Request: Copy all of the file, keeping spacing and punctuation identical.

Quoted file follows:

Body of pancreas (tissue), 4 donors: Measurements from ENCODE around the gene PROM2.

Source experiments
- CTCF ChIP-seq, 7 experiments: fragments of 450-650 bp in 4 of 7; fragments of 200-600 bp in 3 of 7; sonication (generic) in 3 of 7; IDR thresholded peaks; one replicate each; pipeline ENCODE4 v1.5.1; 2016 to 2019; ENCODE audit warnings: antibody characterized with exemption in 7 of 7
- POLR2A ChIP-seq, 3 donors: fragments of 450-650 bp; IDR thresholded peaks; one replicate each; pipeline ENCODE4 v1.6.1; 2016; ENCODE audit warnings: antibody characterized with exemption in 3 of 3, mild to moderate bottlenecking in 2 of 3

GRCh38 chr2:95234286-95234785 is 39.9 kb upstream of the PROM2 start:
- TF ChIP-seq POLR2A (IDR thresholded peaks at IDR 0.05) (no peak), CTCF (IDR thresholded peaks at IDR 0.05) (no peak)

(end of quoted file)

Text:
Body of pancreas (tissue), 4 donors: Measurements from ENCODE around the gene PROM2.

Source experiments
- CTCF ChIP-seq, 7 experiments: fragments of 450-650 bp in 4 of 7; fragments of 200-600 bp in 3 of 7; sonication (generic) in 3 of 7; IDR thresholded peaks; one replicate each; pipeline ENCODE4 v1.5.1; 2016 to 2019; ENCODE audit warnings: antibody characterized with exemption in 7 of 7
- POLR2A ChIP-seq, 3 donors: fragments of 450-650 bp; IDR thresholded peaks; one replicate each; pipeline ENCODE4 v1.6.1; 2016; ENCODE audit warnings: antibody characterized with exemption in 3 of 3, mild to moderate bottlenecking in 2 of 3

GRCh38 chr2:95234286-95234785 is 39.9 kb upstream of the PROM2 start:
- TF ChIP-seq POLR2A (IDR thresholded peaks at IDR 0.05) (no peak), CTCF (IDR thresholded peaks at IDR 0.05) (no peak)